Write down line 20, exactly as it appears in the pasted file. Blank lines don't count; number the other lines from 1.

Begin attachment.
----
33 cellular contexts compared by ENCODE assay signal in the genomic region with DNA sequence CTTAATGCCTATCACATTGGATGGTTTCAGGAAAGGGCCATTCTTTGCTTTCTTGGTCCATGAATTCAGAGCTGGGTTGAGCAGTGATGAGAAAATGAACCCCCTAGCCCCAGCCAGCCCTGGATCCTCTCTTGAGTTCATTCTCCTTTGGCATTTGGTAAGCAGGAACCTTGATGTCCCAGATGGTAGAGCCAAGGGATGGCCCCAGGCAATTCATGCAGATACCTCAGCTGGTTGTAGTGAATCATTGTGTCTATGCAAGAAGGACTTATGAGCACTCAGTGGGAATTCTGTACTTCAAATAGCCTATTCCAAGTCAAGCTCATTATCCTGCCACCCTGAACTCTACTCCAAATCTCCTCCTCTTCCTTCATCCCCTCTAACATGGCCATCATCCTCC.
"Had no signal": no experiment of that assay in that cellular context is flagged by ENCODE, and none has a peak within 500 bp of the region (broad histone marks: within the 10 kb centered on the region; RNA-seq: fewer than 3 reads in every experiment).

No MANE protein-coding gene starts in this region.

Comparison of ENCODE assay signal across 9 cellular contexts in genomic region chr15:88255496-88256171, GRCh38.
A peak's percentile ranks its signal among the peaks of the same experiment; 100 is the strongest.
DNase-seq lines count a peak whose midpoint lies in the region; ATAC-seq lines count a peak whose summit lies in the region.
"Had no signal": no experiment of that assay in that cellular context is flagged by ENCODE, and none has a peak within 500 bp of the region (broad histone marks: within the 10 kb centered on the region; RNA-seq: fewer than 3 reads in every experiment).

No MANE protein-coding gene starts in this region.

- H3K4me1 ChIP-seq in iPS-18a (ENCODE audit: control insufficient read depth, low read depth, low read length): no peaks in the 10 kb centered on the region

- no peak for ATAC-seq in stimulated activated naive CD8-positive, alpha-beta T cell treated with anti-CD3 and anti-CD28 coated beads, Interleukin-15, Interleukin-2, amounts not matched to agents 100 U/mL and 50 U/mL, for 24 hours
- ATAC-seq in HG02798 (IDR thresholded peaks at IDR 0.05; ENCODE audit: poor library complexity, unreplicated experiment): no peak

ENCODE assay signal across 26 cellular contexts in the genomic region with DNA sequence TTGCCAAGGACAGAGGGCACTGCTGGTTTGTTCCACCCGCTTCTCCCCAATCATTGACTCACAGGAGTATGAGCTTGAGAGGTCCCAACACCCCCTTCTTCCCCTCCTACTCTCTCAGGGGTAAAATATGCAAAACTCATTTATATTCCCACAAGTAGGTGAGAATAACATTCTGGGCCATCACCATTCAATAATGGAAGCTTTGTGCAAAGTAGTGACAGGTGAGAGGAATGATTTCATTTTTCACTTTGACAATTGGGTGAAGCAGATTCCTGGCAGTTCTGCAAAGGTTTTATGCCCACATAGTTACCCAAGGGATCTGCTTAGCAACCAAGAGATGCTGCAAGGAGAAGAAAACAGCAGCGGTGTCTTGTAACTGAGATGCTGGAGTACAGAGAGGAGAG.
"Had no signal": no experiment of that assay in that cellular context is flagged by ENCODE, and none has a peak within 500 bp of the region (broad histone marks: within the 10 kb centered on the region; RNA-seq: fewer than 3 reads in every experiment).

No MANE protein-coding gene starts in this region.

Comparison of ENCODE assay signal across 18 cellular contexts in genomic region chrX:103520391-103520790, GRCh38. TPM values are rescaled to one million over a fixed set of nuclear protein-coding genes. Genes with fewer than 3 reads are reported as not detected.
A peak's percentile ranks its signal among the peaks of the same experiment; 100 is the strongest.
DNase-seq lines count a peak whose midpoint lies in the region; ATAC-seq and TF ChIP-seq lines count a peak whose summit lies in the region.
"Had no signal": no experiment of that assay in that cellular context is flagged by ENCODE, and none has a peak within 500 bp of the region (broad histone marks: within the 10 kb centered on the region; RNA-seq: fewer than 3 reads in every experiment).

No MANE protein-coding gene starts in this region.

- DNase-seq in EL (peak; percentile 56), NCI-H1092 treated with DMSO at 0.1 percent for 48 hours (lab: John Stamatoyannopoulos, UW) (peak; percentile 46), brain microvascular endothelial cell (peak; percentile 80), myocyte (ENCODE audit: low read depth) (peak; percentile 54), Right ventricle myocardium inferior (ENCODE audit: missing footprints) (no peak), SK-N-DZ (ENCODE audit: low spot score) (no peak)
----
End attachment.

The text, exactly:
- DNase-seq in EL (peak; percentile 56), NCI-H1092 treated with DMSO at 0.1 percent for 48 hours (lab: John Stamatoyannopoulos, UW) (peak; percentile 46), brain microvascular endothelial cell (peak; percentile 80), myocyte (ENCODE audit: low read depth) (peak; percentile 54), Right ventricle myocardium inferior (ENCODE audit: missing footprints) (no peak), SK-N-DZ (ENCODE audit: low spot score) (no peak)